Hendricks acknowledges many mentors as a producer. As a new arrival in Nashville, he hung out every free minute at the Glaser Brothers’ studio where Jimmy Bowen was producing records for Merle Haggard and Hank Williams Jr. Hendricks made himself useful by shelving tapes, running to the coffeeshop and the liquor store, anything they wanted. He even wired up Haggard’s home stereo system once. When Bowen moved to another studio, the Glaser Brothers hired Hendricks as an actual engineer.
“My biggest mentor was Barry Beckett, the main guy in the Muscle Shoals Sound,” Hendricks reveals. “When I wasn’t producing my own records, I was engineering next to Barry. If I had to put it into one word, it would be ‘feel’ or ‘pocket.’ Barry showed me how to pursue it and how to recognize it when it arrived. All along the way, I learned songs. You can produce a bad record on a great song, and it will still sound OK. Songs were everything to me.”
Even today, some country artists write most of the songs they record, but many of them don’t—most notably Blake Shelton, Hendricks’s most consistent hitmaker since 2009. And in the latter case, his job as producer starts with finding the right songs before he ever enters the studio. He estimates that he listens to a thousand songs for every Shelton album he produces. And if Hendricks didn’t insist on only hearing songs submitted by established music publishers, he says, he’d have to listen to ten thousand for each album. And there just aren’t that many hours in the day.
“There are thousands of people who write songs and think they’re ready for the radio,” Hendricks argues. “It’s like a kid walking into Yankee Stadium and saying, ‘Hey, I can play this game.’ And they say, “Kid, you have to go to the minor leagues and prove yourself before you come up here.’ So the music publisher is the first filter; my A&R team is the second filter; I’m the third filter, and the artist is the final filter. Blake might say, ‘I recognize this is a good song, but it’s not something I want to say or it’s something I’ve already said.’
“Occasionally we run into an artist who doesn’t know a hit song from everything else. They may be very talented, but they don’t recognize a hit song when it hits them in the face. That’s an artist who’s probably not going to be around very long. To me, a hit is a song that you want to hear over and over again. We’ve had songs on artists picked as singles that were great songs, moving songs, but not something people want to hear repeatedly. It’s awesome when you have a great song that’s also a hit song.”
But even someone with a proven track record like Hendricks isn’t infallible. He was sure that “Diamonds,” a song he picked out for the young artist Morgan Evans was a surefire hit, but radio just wouldn’t play it. On the other hand, he had only modest expectations for the song “Honey Bee,” but it became one of Shelton’s biggest hits ever.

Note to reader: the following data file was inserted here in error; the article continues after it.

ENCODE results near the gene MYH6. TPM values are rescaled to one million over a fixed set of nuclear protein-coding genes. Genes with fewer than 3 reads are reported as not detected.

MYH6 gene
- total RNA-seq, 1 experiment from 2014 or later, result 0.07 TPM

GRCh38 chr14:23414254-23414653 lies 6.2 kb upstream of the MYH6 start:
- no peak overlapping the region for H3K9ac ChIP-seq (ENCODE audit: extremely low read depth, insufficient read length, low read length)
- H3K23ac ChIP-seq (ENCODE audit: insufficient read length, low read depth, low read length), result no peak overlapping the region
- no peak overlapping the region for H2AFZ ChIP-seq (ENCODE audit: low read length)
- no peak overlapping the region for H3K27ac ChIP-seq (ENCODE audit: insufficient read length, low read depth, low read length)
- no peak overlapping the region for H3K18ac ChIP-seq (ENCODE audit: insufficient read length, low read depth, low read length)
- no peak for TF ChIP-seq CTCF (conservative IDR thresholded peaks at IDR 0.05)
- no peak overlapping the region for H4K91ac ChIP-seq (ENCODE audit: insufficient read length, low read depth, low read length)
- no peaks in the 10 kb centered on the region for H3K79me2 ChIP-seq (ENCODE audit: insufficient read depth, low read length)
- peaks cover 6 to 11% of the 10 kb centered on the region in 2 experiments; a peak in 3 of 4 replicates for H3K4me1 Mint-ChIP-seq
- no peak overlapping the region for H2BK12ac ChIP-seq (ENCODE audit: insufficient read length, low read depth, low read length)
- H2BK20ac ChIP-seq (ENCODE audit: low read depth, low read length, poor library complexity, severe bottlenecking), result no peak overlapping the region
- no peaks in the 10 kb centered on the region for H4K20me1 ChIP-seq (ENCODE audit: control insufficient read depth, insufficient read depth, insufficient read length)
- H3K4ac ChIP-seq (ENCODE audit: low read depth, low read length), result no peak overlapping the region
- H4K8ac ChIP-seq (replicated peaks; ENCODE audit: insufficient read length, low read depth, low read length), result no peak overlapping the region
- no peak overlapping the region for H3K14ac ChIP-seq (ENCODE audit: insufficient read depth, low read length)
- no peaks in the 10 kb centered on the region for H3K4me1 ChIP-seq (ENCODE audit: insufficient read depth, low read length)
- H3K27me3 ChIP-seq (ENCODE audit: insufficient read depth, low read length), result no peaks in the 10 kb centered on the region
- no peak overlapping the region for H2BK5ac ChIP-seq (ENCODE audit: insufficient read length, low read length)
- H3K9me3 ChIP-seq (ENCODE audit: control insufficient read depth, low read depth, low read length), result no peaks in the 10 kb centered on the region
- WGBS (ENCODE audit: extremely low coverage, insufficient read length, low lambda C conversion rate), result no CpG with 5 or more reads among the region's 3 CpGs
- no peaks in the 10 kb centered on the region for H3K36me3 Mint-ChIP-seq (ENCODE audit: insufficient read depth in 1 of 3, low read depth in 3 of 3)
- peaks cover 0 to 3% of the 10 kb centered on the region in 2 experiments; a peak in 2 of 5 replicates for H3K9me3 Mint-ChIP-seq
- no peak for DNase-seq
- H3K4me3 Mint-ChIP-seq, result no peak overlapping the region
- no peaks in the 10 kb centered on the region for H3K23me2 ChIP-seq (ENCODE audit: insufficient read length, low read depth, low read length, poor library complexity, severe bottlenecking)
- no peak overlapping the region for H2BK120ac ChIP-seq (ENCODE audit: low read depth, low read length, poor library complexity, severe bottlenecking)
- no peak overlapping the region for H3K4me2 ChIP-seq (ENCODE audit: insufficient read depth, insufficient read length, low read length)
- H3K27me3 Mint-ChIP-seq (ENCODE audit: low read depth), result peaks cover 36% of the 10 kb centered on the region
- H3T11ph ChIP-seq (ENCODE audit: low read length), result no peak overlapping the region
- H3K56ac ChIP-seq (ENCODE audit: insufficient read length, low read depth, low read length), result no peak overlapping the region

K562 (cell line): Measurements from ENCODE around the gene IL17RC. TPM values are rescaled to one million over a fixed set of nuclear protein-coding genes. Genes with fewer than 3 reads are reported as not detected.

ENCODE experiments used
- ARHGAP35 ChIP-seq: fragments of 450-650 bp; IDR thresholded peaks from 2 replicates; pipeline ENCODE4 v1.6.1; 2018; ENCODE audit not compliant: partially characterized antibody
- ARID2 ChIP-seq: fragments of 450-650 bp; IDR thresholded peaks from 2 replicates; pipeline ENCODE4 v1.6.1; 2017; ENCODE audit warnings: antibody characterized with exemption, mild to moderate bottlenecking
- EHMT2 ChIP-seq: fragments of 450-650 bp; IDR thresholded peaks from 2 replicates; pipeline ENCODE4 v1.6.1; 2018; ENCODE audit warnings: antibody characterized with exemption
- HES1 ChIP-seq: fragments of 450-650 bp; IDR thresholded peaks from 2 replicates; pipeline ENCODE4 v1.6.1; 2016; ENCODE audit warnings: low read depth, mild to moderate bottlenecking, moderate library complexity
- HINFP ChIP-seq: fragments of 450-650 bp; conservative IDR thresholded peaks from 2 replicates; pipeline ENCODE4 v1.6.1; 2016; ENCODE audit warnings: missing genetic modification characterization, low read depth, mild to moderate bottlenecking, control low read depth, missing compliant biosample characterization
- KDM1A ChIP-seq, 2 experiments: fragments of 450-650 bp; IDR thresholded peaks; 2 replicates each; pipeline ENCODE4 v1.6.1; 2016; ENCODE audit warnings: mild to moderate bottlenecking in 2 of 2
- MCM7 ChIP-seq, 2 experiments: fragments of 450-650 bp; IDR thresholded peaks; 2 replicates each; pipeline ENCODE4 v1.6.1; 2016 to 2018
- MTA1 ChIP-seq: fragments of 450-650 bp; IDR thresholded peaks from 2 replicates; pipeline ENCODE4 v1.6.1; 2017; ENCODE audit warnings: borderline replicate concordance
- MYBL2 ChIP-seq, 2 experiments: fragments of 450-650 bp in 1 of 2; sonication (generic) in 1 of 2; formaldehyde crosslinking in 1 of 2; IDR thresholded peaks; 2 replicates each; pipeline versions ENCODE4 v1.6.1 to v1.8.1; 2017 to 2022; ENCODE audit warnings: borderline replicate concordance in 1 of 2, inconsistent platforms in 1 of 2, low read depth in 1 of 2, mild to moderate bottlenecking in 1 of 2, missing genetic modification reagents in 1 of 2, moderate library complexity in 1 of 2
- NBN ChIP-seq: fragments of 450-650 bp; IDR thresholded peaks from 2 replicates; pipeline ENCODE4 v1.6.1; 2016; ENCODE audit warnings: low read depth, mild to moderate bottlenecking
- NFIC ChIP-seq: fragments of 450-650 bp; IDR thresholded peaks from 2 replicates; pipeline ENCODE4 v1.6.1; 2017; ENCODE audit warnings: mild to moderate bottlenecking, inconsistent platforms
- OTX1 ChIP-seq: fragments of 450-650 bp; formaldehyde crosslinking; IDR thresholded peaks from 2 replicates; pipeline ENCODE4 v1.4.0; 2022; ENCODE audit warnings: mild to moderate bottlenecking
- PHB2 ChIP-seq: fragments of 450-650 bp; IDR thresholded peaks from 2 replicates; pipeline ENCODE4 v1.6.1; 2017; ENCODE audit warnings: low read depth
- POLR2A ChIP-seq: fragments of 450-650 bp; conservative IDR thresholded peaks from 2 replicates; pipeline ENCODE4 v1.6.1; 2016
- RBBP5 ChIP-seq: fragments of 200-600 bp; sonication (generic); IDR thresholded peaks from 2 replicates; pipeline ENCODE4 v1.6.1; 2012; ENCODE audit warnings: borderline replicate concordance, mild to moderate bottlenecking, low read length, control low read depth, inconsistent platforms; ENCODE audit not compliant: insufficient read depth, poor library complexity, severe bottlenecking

“I don’t try to second guess what radio programmers will or will not play,” Hendricks admits, “because there are so many of them and they have such different tastes. I think of the fans first. Will it move them physically or emotionally? Another rule of thumb is if you have a pile of songs and you identify four songs that might work for the country music radio audience, by the time you’re done it will work out to be two songs. If you want three singles, you better cut six candidates. When you’ve recorded all six songs and hear them next to each other, three will still sound strong and three won’t. That’s why you find songs like a squirrel and save them for the winter.”
This system that Hendricks describes yields a lot of power to country radio, and that has proved a double-edged sword. On the one hand, it’s an effective delivery system for a certain kind of song to a certain kind of audience. But it excludes a lot of good country music—especially from women—and that doesn’t make Hendricks happy.
“I wish I knew why there’s such a gender imbalance on country radio,” Hendricks says. “I wish it were equal. Quality songs should be played on the radio, no matter if they’re sung by a man or a woman. But there’s no question that it’s tougher for women. Why people like Jason Isbell, Chris Stapleton and Kasey Musgraves aren’t played on country radio, I don’t know. I’m not sure I can defend it. There is music out there that people would say is country that is not finding a place on country music radio, but at least it’s out there on Sirius and Pandora for people to find it if they want.
“Here at Warner, we’re signing people like Ashley McBryde and Los Bandoleros who don’t fit into that narrative of mainstream country radio. We’re trying to find ways to get them heard, even if that means relying on the press and social media more than radio. A lot of them we have more success internationally than here. I’m not saying that mainstream country radio is for everyone, but it works for a lot of people. There’s always stuff you hear where you go, ‘That’s terrible,’ but it’s been that ways for decades. As long as I’ve been in Nashville, there’s always an argument about what radio chooses to play and not play.”